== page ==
Sunday, 19 October 2014

Innovations in a small hospital

Have you heard of Goole Hospital? If you have not heard of it, that is not surprising. We generally don’t want you to hear about it/us.  It is a small hospital with about 30 beds and we do not do brain transplant.

We have a minor injuries unit, some medical in-patients, elective services in ophthalmology, orthopaedics, general surgery. There are outpatients and other services – you can check out the website

What fascinates me is the number of innovations that have happened in Goole. Why it happens could be the subject of another blog post.

I am defining innovation as, ‘use of a better and, as a result, novel idea or method’ (Wikipedia).

Goole Innovations

Here I write about a dozen innovations that I have seen or been involved in at Goole.

1)      No clinic letter Clinic notes faxed to GPs as is

This when the general surgery clinic’s doctors’ handwritten notes are faxed to the general practitioner (mostly within 24 hours) instead of a letter first dictated then typed and then cross checked before signing and sending. Saves a load of secretarial time and money.

2)      Tests before OPD (USS OGD Flex Sig)

When we know by reading a general practitioner’s letter that the patient would undoubtedly need a particular test, such as an ultrasound scan, gastroscopy or a flexible sigmoidoscopy the doctor who vets the letter orders the test so that the result of the test is available for discussion at the patient’s first out-patient clinic consultation. Allows sensible discussion, often gives answers.

3)      Same day pre-assessment for general surgery and endoscopy patients

When the doctor tells the patient ‘you need a surgical procedure’, the patient if they have the time are pre-assessed at the same first surgical clinic visit. A kind of a one-stop service. Saves a lot of time for patients. We try to do this as often and as many patients as we practically can.

4)      Single Visit General Surgery

For general surgery patients who are suitable for day case surgery the Goole Single Visit pathway offers for suitable patients the option of visiting the hospital just once. Consultation and operative surgical procedure (occasionally some smaller additional investigations) all done in the same visit. Lumps and bumps right up to gall bladders.

See this link that blogs about the single visit service

5)      Laser Haemorrhoidectomy

Formal surgical operation for piles done with local anaesthesia and laser with patients discharged in two hours. We have been doing this for a few years now. Brief blog about that can be found at

6)      Entonox for colonoscopy

Entonox, also known as gas & air can be used instead of sedation for colonoscopy. That is neither special nor surprising. In Goole, at the last look, we found approximately 35% of our colonoscopy patients opted for Entonox when the general published number is 17%. All I can say is our patients and staff are very special.

7)      Straight to test two week wait colo-rectal cancer referrals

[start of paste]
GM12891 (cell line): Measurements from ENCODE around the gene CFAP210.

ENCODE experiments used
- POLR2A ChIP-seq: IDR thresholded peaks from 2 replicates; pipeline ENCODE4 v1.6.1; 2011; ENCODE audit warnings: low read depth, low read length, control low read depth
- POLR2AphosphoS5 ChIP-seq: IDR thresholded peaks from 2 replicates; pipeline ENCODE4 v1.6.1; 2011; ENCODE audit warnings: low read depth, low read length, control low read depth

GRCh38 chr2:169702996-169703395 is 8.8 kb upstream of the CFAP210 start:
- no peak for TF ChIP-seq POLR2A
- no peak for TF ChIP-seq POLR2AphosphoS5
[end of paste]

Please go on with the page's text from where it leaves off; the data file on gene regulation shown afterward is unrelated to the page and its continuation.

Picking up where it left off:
Overwhelming majority of patients referred as two week wait cancer referrals end up having a colonoscopy. We have a system where suitable patients have their first consultation and colonoscopy at the same visit.

8)      Own reporting software for endoscopy

External software involves purchase cost, maintenance cost and annual licensing costs. We have created our own reporting software with Microsoft Infopath which was already available in trust computers. We have been using this for a few years. Spending your money responsibly, eh?

9)      Single length endoscopic accessories (0 error)

We use the colonoscopy length accessories for colonoscopy and gastroscopy. This has resulted in zero error hence zero waste (since there is no possibility of opening a gastroscope length accessory for a colonoscopy procedure)

10)  Home enemas

Patients who are for flexible sigmoidoscopy need an enema. To have someone unknown administer an enema in an unfamiliar environment and then have to use the unfamiliar toilet can be bothersome. We ask patients if they want to administer the enemas themselves in the comfort of their own homes.

11)   In-situ simulation training

First in-situ simulation training with two scenarios, two trainers, one volunteer ‘patient’ and a professional actor, in our organisation with three hospitals. Even before our nearest tertiary hospital could do it (they have since done it)

12)  Local Anaesthesia option for most inguinal and umbilical hernia repairs

Once the patient is considered suitable the patient has the choice to go for local anaesthesia (with or without sedation) or a general anaesthetic. A large number go for local anaesthetic repairs.

13)  Synchronised test-opd

When routine follow up ultra-sound scans are needed to monitor a situation, we used to get them done a couple of hours earlier than the clinic appointment time. Latest information available. One visit instead of two for the patient. We used to do this typically for patients who were being monitored for abdominal aortic aneurysms.

I said a dozen things done differently at Goole but have listed 13; that would be typical of Goole, we try and often tend to over deliver.

There are a number of innovations from our colleagues in orthopaedics, ophthalmology and other departments.

You will not hear too much from Goole, the people there are a bit shy of fame, a bit skeptical about awards, a shade reluctant to talk about themselves; it is a unique micro-culture - more on that later. There are very specific reasons why innovation happens at Goole (though I do not have too high a regard for CQC ratings you may be interested to know that Goole Hospital scores all greens ‘good’  for its services, we at Goole are neither bothered nor surprised about this).